Composite leading indicators: the forecasters’ forecast

Click for the latest CLI

To the uninitiated, a double Hodrick-Prescott filter probably sounds like something a 1920s spaceship used to reduce coal consumption during long flights.  But as some of you probably know, and I certainly didn’t until this morning, it is in fact a mathematical means used to help spot turning points in a time series. So, it’s not rocket science, but it is every bit as complicated. And very useful in calculating the OECD Composite Leading Indicators, published today.

The turning points that the CLIs spot are those in the business cycle, and experience over the past 30 years shows that the turning points of the CLIs consistently precede those of the business cycle, with lead times of about 6 – 9 months. In fact in the animated graph of the OECD Business Cycle Clock, it looks like GDP is stalking the CLIs around the axes.

The CLIs work by comparing a country, or group of countries, with itself, looking at how the latest figures compare with long-term trends – is the country doing better or worse than long term trends suggest it should. They provide qualitative information rather than quantitative measures, but by forecasting changes in direction of the economy, they help economists, businesses and policymakers to improve their analysis of current trends and anticipate economic developments.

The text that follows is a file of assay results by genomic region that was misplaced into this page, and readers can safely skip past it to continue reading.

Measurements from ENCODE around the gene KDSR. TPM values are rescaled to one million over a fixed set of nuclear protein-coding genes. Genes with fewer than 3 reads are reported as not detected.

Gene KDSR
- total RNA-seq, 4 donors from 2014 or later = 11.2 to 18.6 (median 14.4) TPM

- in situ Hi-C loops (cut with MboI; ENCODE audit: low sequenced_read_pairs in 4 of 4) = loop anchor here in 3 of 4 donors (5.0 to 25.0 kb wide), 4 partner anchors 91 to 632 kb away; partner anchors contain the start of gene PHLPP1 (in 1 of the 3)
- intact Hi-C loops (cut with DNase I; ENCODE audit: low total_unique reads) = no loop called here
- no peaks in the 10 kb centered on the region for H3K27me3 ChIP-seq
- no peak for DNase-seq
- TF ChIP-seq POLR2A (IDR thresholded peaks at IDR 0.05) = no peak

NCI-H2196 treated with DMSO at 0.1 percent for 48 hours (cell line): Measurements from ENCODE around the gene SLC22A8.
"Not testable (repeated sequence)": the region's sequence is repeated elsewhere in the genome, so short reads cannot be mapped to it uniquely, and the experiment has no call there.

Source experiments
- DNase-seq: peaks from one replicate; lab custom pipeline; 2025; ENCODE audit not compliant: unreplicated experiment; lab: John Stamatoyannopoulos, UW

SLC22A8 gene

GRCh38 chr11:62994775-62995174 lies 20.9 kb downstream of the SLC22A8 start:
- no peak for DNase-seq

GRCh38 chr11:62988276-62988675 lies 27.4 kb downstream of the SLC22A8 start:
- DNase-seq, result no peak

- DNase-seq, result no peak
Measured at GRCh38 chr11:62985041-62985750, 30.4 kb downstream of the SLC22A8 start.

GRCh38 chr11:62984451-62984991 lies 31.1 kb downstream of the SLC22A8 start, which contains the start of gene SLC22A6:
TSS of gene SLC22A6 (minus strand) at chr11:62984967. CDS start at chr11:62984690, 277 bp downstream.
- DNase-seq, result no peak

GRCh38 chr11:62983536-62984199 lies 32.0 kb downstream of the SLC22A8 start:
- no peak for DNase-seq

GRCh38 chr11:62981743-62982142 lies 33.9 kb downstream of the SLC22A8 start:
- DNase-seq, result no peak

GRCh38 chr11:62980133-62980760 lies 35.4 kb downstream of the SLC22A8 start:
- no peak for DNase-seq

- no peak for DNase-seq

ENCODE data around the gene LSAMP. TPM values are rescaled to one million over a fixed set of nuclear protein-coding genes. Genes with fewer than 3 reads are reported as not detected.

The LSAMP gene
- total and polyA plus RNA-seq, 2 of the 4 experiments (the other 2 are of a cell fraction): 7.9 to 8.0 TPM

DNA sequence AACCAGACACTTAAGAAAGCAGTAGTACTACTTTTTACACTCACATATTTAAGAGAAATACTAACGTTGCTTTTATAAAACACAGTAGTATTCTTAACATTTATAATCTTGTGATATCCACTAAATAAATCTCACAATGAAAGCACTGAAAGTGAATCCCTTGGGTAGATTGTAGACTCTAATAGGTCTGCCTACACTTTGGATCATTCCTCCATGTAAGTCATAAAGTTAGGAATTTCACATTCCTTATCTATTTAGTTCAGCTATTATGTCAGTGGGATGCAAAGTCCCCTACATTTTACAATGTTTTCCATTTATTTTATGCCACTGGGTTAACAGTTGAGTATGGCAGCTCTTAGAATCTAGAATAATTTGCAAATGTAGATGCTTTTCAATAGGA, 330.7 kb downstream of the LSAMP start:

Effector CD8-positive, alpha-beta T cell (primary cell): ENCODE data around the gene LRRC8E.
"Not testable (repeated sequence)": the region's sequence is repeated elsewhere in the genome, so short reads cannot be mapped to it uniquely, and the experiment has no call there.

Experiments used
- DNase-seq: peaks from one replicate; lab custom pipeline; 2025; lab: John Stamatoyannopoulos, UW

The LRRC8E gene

The indicators used to build the CLIs include both facts and opinions, such as the number of new houses being built or a consumer confidence indicator. The actual components vary from one country to another, with Turkey for example including electricity production while Belgium’s CLI uses new passenger car registrations. You can find the components of the CLI for each OECD country, the BRIICS, and various regional groupings here.

So what do they latest figures reveal?   Weakening growth in most major economies, I’m afraid. The CLIs for the United States and Japan continue to show signs of moderating growth while in Canada the CLI points to weak growth. In Germany, France, Italy and the Euro Area as a whole, the CLIs point to continued weakening growth. In China, the CLI points to soft growth, but tentative signs are emerging that the recent deterioration in the short-term outlook may have stabilised. In India and Russia, the CLIs continue to point to weak growth.

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Patrick Love

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